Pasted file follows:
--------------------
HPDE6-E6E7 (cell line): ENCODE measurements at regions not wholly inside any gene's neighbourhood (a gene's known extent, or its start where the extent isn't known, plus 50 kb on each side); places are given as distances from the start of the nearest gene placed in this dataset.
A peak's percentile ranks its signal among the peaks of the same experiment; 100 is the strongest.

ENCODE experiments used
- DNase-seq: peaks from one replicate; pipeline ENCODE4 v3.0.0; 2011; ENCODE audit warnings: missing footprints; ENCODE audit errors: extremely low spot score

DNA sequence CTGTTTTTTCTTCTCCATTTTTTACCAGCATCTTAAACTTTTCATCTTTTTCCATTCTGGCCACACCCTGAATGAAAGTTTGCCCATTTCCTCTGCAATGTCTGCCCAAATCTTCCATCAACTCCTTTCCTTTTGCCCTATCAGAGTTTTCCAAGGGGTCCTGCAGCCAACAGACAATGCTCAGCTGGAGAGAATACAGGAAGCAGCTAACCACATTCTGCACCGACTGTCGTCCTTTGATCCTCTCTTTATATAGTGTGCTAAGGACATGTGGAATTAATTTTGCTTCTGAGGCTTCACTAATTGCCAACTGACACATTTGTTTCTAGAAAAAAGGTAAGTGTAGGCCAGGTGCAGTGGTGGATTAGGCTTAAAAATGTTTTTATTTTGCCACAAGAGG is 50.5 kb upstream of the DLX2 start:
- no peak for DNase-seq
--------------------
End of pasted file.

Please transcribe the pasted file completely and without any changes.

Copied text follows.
HPDE6-E6E7 (cell line): ENCODE measurements at regions not wholly inside any gene's neighbourhood (a gene's known extent, or its start where the extent isn't known, plus 50 kb on each side); places are given as distances from the start of the nearest gene placed in this dataset.
A peak's percentile ranks its signal among the peaks of the same experiment; 100 is the strongest.

ENCODE experiments used
- DNase-seq: peaks from one replicate; pipeline ENCODE4 v3.0.0; 2011; ENCODE audit warnings: missing footprints; ENCODE audit errors: extremely low spot score

DNA sequence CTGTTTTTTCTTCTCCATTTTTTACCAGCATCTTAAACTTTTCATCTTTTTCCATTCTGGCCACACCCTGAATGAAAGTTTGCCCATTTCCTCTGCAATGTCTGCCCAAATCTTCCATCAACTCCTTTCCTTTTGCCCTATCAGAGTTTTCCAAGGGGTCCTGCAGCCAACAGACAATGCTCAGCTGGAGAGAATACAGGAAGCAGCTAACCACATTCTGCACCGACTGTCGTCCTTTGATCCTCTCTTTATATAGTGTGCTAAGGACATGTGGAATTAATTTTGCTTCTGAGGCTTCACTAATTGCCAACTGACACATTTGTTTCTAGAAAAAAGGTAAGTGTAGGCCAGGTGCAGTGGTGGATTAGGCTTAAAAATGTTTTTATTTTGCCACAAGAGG is 50.5 kb upstream of the DLX2 start:
- no peak for DNase-seq